Teachers tips

Plan for pretend play.

Pretend play develops language, creativity, and social skills while helping kids figure out their world. Check out our teacher picks for dress-up and pretend play!

Watch Alphabet Videos

These alphabet videos help teach and reinforce the letters and their sounds in fun and engaging ways. Kids will beg to watch them again and again!

Sing letter sounds.

Switch out the first letter of silly songs, like this example from The Wheels on the Bus, to reinforce letter sounds and help students hear how words change when you change the first letter.

Use Mr. Potato Head to teach the five senses.

It’s funny and memorable—Mr. Potato Head is a great way to emphasize the five senses. Check out these other activities to teach the senses, too!

Don’t shy away from science.

Students start learning science basics from the first day of school. Check out this geography lesson for one way to teach Pre-K kids about land, water, and air.

Try rainbow retelling.

As kids learn how to retell stories, give them rainbow retelling bracelets. When students move the red bead, they tell the characters, orange for the setting, yellow for the problem, and so on. (Find more tips for Pre-K at Growing Book by Book.)

Test everything, plan ahead, and assume everything will break

Do your best to assume someone’s connection (maybe yours) is going to go out at some point. Assume the link you share will be broken and that the private message you send will be seen by everyone–and so on. That’s okay. If you have a plan ahead of time, you can mitigate the ‘loss’ of time and learning.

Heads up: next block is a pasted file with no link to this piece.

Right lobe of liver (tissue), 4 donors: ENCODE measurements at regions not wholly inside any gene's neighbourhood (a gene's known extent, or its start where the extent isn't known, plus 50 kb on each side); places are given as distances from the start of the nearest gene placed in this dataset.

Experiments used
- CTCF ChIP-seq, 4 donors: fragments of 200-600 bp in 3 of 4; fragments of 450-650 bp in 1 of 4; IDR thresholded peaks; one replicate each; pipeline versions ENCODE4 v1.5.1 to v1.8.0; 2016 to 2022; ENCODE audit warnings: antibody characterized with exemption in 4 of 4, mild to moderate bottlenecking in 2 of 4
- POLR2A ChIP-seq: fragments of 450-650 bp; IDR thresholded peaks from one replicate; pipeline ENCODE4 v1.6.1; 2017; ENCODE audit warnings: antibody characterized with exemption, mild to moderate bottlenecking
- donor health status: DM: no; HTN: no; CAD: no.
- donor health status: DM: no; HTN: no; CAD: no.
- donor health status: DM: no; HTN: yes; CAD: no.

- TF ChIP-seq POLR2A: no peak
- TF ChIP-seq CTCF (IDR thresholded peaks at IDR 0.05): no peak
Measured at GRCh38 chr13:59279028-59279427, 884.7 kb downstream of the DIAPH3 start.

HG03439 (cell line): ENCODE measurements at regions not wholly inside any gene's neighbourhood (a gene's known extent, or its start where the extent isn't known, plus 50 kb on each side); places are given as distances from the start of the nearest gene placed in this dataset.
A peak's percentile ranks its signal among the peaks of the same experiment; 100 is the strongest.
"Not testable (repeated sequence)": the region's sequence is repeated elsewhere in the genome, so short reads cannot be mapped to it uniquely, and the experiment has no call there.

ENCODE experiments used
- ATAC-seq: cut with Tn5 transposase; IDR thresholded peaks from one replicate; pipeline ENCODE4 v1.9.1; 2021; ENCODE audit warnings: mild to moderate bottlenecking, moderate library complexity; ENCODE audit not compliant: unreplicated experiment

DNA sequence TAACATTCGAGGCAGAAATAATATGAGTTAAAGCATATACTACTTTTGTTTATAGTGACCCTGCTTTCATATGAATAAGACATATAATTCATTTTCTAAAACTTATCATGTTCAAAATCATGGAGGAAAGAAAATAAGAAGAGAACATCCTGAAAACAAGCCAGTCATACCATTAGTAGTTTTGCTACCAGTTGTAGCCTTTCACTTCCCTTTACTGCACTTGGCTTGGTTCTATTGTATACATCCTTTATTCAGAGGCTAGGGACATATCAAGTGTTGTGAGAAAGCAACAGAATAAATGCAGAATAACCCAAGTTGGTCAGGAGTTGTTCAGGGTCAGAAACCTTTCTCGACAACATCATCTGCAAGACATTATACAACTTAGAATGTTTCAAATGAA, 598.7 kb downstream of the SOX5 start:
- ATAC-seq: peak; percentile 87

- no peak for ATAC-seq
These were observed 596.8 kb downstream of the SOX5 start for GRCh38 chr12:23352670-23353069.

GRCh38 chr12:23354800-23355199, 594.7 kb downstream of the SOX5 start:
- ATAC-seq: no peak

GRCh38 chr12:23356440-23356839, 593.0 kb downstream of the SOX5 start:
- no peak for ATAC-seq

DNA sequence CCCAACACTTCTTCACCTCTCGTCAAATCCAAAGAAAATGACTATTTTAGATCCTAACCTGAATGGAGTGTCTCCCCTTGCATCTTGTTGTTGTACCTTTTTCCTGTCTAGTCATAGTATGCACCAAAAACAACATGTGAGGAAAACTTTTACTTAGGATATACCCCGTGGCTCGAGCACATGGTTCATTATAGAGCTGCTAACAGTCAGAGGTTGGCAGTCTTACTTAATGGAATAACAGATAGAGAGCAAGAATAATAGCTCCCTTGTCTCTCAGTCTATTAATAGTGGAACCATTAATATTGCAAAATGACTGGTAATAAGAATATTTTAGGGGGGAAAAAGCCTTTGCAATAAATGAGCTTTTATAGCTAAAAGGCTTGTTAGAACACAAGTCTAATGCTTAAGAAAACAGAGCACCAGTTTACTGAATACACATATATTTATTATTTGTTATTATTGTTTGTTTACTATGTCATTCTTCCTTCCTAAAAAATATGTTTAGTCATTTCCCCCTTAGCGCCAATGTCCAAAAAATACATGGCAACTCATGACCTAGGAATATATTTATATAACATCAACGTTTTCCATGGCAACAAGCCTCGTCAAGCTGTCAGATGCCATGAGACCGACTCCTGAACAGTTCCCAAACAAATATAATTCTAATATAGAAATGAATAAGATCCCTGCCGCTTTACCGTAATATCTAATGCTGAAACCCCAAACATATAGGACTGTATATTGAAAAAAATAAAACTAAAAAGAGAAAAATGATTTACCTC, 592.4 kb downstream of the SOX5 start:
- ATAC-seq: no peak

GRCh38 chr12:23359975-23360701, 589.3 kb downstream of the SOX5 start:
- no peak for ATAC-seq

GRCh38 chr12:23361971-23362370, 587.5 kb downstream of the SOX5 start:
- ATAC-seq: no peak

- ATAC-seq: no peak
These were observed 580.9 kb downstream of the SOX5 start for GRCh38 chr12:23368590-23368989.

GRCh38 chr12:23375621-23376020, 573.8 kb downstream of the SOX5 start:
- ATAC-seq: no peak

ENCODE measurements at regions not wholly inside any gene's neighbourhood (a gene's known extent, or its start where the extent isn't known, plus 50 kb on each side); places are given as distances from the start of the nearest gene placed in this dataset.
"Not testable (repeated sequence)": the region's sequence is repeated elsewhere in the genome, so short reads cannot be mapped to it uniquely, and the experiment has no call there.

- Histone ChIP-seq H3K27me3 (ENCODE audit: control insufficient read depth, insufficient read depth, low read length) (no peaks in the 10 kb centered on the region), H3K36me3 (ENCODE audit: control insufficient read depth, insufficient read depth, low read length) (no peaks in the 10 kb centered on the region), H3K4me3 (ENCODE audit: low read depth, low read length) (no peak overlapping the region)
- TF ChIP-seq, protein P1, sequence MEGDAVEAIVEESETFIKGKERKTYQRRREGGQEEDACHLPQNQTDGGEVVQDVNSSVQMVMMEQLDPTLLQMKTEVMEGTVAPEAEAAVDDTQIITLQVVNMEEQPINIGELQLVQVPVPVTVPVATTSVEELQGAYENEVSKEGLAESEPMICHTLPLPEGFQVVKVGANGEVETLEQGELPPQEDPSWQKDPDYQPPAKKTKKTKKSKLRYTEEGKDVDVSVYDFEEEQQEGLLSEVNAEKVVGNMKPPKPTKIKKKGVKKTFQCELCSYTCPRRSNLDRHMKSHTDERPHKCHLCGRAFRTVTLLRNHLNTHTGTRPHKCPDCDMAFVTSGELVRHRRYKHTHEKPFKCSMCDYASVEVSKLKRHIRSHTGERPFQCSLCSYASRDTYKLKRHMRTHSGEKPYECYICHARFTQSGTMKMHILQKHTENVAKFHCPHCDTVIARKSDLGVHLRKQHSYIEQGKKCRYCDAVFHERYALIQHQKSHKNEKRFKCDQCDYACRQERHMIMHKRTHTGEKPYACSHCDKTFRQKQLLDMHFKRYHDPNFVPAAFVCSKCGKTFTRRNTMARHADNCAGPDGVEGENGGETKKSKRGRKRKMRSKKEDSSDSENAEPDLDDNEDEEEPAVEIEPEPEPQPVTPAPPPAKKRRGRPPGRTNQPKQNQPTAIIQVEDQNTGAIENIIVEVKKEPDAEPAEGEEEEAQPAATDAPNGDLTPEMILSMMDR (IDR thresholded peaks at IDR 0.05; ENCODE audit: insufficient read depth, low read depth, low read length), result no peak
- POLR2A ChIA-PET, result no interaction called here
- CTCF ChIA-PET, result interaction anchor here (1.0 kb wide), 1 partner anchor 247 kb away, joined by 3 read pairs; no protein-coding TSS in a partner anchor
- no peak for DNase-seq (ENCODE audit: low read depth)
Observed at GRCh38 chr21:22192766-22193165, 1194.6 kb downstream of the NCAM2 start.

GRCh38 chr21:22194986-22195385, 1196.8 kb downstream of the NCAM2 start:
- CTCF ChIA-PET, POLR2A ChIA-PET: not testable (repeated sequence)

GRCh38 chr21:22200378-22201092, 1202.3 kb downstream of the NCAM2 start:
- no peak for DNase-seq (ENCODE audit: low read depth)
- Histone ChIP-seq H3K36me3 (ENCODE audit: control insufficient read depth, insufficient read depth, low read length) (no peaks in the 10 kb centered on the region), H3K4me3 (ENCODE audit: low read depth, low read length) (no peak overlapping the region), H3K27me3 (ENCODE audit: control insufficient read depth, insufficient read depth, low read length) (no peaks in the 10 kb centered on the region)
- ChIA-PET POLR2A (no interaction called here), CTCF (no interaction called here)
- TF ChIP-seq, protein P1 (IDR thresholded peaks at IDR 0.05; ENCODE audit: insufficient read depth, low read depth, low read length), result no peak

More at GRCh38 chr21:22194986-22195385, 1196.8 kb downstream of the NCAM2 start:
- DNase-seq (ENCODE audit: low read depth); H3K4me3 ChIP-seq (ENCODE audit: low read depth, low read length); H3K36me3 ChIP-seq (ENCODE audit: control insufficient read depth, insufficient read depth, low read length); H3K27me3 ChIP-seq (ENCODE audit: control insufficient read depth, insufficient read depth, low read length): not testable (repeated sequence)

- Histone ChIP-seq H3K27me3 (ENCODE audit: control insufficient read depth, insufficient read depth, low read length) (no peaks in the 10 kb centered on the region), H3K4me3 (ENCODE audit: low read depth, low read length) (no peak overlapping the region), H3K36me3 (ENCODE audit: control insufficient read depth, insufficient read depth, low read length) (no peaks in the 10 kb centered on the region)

Design for participation

This isn’t always doable, but when possible, design lessons–or activities within lessons–that don’t just encourage ‘engagement’ and student participation, but that won’t work without engagement and participation. See also Remote Learning Tips For Parents

Try to ensure the privacy of each student

Another ‘easier said than done’ remote teaching tip. But privacy laws alone make remote learning a maze of policies, laws, and potential pitfalls. Who sees what–what you see in their homes and they see in one anothers’–it’s a lot to sort.

Thinking differently about ‘classroom management

This needs more explanation, I know. But you can’t ‘manage’ students the same way online as you can in person. Behavior is different and addressing that behavior–what you reinforce and what you reward and what you ignore–will also be different. Further, you have to be extra careful about how you address those behaviors because it’s very literally in front of the entire classroom–in many cases with many